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Roger Fry, Clive Bell and American Modernism


David Maddock

When the Bloomsbury critics Roger Fry and Clive Bell introduced an aesthetically conservative English public to recent Parisian avant-garde painting, they explained its disconcerting imagery by way of a late nineteenth-century metaphysical tradition which had long intrigued musicians and Symbolist writers on the European continent. The Post-Impressionist aesthetic they devised advocated a direct response to the formal ingenuity of the work of art without recourse to prior knowledge and emphasized the significance of visionary genius, albeit to the detriment of narrative acuity and technical accomplishment, values hitherto upheld by the Edwardian art establishment. The provocation was calculated, the author suggests, and its domestic ramifications were predictable: the reaction of an Anglo-conformist public in New York, on the other hand, was anything but.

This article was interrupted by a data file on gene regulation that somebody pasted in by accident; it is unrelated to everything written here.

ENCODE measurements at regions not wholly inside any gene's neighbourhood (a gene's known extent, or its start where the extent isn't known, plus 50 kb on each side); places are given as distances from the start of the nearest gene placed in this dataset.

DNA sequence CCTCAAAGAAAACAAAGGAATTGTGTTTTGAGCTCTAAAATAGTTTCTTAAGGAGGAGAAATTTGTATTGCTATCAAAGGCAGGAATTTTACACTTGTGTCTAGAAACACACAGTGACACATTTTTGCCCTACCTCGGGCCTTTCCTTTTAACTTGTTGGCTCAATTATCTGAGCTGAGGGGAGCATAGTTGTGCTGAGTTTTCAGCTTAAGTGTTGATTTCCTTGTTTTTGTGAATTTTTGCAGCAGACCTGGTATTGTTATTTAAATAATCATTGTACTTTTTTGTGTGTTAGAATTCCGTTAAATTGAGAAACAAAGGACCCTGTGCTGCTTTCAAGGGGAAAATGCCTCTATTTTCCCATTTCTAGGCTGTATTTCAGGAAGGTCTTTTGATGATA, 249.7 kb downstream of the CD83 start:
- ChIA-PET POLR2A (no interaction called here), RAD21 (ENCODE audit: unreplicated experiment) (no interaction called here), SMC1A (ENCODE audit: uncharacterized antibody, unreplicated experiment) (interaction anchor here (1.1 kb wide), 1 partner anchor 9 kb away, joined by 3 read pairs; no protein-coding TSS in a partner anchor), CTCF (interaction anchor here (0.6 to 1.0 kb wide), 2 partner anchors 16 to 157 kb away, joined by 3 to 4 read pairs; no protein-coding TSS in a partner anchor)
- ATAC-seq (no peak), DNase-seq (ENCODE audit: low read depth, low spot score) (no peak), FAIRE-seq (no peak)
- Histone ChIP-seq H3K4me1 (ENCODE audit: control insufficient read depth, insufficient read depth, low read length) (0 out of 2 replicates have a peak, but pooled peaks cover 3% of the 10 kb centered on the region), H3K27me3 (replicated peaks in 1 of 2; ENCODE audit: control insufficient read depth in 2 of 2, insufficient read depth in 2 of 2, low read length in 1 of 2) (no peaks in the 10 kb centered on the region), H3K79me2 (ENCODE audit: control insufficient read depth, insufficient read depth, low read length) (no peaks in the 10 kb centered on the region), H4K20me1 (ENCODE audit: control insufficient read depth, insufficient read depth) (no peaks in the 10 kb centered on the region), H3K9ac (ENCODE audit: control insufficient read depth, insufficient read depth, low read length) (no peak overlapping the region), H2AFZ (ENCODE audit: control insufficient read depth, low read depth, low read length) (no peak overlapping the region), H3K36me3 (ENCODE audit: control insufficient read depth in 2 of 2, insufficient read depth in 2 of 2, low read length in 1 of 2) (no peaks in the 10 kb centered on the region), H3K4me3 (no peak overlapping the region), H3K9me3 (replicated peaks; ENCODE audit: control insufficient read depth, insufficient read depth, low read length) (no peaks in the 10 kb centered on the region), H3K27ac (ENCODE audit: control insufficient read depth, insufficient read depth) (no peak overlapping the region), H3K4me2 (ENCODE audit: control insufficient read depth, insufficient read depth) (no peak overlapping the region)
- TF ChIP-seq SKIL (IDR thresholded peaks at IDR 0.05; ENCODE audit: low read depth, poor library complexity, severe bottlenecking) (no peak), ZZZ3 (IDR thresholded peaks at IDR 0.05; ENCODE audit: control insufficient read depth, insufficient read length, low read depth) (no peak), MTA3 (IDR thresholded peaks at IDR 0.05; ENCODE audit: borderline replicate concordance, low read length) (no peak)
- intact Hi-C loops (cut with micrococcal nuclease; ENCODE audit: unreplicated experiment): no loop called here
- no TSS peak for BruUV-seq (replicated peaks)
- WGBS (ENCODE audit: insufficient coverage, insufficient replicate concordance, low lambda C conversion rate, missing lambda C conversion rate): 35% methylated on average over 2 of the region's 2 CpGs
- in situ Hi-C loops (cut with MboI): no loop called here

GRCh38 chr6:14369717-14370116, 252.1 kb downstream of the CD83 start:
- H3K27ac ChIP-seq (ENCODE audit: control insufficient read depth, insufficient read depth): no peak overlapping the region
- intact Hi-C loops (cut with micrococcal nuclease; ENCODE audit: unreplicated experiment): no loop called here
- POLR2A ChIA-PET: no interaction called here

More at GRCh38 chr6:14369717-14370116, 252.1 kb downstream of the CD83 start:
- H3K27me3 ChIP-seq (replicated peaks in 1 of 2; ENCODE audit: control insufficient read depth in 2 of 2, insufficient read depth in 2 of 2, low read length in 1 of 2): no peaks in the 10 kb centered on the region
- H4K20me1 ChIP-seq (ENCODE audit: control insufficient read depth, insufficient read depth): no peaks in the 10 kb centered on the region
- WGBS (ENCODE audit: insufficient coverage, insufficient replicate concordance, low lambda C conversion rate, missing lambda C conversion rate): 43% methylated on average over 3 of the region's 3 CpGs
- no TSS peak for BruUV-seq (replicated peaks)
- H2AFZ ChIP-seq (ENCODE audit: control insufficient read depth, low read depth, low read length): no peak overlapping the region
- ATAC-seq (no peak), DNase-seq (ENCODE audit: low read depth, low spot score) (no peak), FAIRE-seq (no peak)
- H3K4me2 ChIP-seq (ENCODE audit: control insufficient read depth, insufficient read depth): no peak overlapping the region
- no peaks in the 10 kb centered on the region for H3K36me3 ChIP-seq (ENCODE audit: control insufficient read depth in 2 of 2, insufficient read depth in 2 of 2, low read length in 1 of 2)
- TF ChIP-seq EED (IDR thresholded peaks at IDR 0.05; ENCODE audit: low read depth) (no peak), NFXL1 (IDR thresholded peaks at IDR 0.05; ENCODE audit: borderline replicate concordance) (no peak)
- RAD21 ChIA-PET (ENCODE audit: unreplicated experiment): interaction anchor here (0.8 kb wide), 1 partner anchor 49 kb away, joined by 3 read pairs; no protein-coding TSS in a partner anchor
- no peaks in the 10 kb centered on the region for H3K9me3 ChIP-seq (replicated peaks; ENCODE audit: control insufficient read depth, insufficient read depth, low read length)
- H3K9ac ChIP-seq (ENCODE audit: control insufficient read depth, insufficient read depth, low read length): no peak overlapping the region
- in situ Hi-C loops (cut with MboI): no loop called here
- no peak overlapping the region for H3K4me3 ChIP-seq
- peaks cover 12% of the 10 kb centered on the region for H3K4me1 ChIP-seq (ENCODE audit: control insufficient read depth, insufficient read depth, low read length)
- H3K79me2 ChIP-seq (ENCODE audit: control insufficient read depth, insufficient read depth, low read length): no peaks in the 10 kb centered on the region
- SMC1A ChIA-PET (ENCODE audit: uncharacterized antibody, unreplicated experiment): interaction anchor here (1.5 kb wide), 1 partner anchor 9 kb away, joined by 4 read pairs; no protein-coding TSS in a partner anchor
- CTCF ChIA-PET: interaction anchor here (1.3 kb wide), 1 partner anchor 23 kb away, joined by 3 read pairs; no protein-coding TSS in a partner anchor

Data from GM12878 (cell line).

Recreating an Anglo-American dialogue inspired by Fry and Bell, and framed within a period encompassing Fry’s Manet and the Post-Impressionists exhibition in 1910 and Alfred Barr Jr’s Cubism and Abstract Art exhibition in 1936, the author demonstrates how key components of Bloomsbury’s aesthetic bypassed a pre-existent modernist practice in New York and were instead taken up by an urban intelligentsia which adapted them to the requirements of an increasingly professionalized institutional practice during the 1920s.

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